Wednesday, December 31, 2008

Slow cooking, for slow cooks.

So I bought a slow-cooker in the sales. It was down to €35 in Debenhams. I figure that for the rest of the winter, I'll just whack in lots of veggies and stock and a little meat, let it cook for the day and dinner will be ready when I come home from work
I took it for a test drive yesterday.


Sweet potato
Baby potatoes
Pearl barley
Stewing beef
Vegetable stock


Turn dial to 'On'
Go shopping for five hours, stop for a drink on the way home.

A giant, delicious and relatively healthy stew for four!

Everybody should have one of these things, minimal washing up and endless dinner possibilities!

Tuesday, December 30, 2008

Sale away

Inspired by everyone's sale blogs, I decided to hit the shops myself. Never one to shirk a lesser-known store with a great honking SALE sign in the window, I wandered into Shoe Fayre on Oliver Plunkett St. in Cork.
A few weeks ago I was enamoured with a pair of slutty red €100 heels from French Connection so I nearly burst with excitement when I saw these shell-toe platform Maryjanes for... drumroll please... €13!

Fo' realzies!

I also nabbed a sexy little pair of brown leather cowboy boots for 28 clams.

A gold crackle lamp in Dunnes, half price at €25 squids...

AND the cosiest moss-green popcorn throw, half price at €25 in Meadows and Byrne, which Jobe has claimed as his own...

Friday, December 26, 2008

Fresh and folksy

I bore easily. Christmas was delicious in every way but now I'm excited about kicking off 2009. It's like when you get a new refill pad or diary, the old one starts to look all tattered and crappy and you make a special effort with your writing in the first few pages. It all descends into scribbles eventually, but it's starting afresh that matters.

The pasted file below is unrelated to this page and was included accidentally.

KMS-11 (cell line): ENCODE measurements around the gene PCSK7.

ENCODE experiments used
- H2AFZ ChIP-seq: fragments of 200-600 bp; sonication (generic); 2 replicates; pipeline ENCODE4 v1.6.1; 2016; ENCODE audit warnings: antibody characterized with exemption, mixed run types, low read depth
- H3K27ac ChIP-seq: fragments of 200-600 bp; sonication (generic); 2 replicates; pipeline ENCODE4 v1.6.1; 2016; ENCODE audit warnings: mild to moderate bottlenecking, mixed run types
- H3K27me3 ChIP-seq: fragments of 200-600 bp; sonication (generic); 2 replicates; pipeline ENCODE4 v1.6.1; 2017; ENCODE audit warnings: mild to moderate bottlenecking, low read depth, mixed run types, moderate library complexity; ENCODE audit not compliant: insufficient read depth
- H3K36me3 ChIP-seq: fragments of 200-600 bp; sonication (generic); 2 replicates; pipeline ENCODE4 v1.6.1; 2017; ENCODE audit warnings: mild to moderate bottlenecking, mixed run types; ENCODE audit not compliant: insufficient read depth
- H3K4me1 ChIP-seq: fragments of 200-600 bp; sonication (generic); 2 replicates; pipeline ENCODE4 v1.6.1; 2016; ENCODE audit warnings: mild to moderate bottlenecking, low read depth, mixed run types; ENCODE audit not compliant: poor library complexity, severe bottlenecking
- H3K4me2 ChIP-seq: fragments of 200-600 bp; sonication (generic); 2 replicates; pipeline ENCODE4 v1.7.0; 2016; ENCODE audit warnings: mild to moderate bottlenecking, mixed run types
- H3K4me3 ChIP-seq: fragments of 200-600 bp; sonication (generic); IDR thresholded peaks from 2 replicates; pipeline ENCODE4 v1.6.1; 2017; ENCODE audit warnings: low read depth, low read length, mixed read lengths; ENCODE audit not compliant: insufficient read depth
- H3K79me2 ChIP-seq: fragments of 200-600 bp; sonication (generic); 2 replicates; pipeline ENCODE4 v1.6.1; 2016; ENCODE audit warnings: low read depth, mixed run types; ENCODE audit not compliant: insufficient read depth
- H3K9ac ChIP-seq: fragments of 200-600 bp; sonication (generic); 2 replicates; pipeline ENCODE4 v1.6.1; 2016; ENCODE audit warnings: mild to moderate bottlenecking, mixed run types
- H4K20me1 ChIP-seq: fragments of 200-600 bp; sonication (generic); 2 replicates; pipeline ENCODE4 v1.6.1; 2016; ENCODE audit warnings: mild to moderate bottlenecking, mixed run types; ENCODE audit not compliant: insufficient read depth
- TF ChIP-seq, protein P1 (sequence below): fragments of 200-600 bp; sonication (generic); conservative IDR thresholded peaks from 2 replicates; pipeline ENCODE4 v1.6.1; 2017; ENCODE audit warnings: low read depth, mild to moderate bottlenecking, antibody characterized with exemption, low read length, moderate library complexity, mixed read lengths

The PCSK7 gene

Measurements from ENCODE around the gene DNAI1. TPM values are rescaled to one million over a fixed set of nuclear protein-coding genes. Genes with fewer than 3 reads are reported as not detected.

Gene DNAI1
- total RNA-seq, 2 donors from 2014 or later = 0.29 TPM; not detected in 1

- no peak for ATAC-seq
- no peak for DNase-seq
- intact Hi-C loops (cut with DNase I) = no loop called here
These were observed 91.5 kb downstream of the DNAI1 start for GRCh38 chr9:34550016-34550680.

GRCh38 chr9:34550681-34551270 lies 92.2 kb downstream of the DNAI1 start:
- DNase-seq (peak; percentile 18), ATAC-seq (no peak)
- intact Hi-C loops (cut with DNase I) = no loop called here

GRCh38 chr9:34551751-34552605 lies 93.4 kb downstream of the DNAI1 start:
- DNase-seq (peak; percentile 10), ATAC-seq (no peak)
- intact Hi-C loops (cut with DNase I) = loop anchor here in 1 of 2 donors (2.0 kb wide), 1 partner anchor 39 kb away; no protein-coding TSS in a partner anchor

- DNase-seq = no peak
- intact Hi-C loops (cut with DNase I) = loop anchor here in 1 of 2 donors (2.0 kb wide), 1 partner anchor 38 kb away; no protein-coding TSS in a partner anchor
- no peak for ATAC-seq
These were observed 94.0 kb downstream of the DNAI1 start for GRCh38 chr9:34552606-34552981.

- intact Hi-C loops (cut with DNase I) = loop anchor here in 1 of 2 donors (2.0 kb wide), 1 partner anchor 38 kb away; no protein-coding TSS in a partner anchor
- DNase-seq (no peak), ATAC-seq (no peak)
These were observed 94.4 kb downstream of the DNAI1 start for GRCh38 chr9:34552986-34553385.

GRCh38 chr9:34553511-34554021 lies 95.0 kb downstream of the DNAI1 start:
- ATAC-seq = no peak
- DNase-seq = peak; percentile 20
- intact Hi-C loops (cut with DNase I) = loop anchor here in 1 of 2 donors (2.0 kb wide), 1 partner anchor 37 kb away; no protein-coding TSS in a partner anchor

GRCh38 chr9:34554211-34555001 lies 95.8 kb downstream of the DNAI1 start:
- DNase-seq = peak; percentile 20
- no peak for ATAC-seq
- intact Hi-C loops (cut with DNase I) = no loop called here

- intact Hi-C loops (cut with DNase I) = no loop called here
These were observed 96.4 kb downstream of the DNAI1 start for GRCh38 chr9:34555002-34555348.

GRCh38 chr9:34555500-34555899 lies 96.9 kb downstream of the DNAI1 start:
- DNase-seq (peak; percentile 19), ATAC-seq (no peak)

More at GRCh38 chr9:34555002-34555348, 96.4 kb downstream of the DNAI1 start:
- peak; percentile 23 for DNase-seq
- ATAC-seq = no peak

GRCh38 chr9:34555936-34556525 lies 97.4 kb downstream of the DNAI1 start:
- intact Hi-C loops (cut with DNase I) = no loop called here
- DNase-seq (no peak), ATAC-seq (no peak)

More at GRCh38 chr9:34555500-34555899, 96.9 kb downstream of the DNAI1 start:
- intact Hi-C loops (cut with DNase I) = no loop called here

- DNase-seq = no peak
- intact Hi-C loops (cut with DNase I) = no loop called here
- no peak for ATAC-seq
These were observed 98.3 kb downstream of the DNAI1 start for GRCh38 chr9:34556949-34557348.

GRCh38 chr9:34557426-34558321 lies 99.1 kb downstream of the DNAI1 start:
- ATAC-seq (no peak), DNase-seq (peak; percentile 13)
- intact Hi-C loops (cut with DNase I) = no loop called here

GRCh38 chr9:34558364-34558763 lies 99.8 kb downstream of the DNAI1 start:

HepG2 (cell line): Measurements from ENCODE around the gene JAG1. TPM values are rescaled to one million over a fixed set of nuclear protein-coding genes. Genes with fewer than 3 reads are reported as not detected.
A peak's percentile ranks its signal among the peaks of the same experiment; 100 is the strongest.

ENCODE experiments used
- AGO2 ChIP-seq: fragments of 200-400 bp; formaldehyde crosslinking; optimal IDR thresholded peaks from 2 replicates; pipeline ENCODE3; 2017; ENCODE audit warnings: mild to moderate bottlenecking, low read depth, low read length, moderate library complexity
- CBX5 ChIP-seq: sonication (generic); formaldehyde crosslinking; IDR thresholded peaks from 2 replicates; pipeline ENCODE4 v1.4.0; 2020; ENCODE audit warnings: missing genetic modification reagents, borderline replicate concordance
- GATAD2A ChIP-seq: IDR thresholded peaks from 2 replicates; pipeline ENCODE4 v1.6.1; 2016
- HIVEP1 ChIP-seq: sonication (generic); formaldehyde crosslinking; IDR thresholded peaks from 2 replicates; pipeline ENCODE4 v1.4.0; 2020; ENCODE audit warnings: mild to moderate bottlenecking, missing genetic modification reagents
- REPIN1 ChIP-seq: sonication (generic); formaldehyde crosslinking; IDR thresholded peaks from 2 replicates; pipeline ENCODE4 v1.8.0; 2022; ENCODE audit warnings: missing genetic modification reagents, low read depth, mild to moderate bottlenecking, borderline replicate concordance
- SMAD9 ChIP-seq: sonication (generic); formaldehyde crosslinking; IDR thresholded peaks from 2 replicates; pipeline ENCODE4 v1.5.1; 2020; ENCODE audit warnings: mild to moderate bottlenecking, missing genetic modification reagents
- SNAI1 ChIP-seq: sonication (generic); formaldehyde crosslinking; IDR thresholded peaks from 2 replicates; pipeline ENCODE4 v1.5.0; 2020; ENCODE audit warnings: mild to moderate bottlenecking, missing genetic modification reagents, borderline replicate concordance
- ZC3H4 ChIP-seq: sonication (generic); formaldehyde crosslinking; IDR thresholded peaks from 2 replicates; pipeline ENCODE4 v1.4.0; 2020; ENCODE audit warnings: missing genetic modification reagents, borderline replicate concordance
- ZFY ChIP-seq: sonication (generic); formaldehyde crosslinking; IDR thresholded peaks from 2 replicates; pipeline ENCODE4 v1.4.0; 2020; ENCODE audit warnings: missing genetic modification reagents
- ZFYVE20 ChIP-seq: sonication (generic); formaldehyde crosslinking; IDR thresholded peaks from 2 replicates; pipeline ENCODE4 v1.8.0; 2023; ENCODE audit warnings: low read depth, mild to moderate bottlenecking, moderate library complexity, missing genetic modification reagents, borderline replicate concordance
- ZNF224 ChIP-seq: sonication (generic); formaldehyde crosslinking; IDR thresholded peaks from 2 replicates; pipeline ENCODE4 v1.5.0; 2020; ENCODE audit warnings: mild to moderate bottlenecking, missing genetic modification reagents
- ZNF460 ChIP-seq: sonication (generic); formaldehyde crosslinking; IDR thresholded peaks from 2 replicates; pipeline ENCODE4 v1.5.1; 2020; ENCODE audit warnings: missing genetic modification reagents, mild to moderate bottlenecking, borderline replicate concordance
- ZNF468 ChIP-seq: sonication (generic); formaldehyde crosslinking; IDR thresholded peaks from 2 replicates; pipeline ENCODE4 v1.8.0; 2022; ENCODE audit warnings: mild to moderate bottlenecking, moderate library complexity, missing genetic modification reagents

I'm always glad when the sequins start to disappear from the shelves, they were always a cop-out, albeit a fun one for December.

"What'll I fucking wear!!?
"Dunno, something festive, just grab a sparkly dress and call a taxi."

Suddenly we have to put a bit more effort into what we're wearing and therein lies the fun. As a theme I'm thinking folk, a lot of patterned knits (loose, to hide my newly acquired beer belly) and slouchy hats, but nothing in red. I'm going mad for military as well, and if you whack it all on together, the cardies, the long, long scarves, the hats and a smart double breasted coat or well cut jacket, it looks quite wintery, but not in a Christmassy way.

I was in lust with the Fusion Blazer, €102 from Monsoon until they decided to keep up their policy of ripping off Irish customers.

Now I've found real love with the beautifully detailed vintage dark green Loden Jacket a mere €24.90 from Austrian Vintage specialists Bows & Bandits

Clever Santa

Guess what he brought? The Lulu Guinness Carmella- in Aubergine as well! Lucky me!
I am also the proud owner of a Swarovski crystal baby frog, which I adore more than any grown woman should.

Other lovely things included:
The Mighty Book of Boosh
Jane Fearnley Whittingstall 'The Good Granny Cookbook'
Gok Wan 'How to Dress'
MGMT 'Oracular Spectacular'
Santolgold 'Santolgold'
Vouchers for the sales (yay)
Dollars for New York (double yay)
Two gorgeous embroidered cushions (one black, one black and gold)

A giant tin of Quality Street (from my teen brother who shopped in a petrol station)

I couldn't be merrier!

Tuesday, December 23, 2008


Have a very. sexy. Christmas.

Click me

Monday, December 22, 2008


More here

Caped Crusader

The Pedestrian has been hearting feathers for a while now, so imagine my glee at finding this, the Black Broadway Cape, €161 from Monsoon. I can think of very few outfits that wouldn't be improved by this feathery addition, which goes some way in justifying the price.
What I am slightly peeved at is the fact that in the UK, you can snap this up for £95 - despite the pound depreciating to 94.79 pence per Euro.
I'm one Irish person who refuses to be ripped off (to this fucking extent), so for now, Monsoon can keep their gorgeous cape. It'd be cheaper to travel the UK and buy it there, and that can't be right, can it?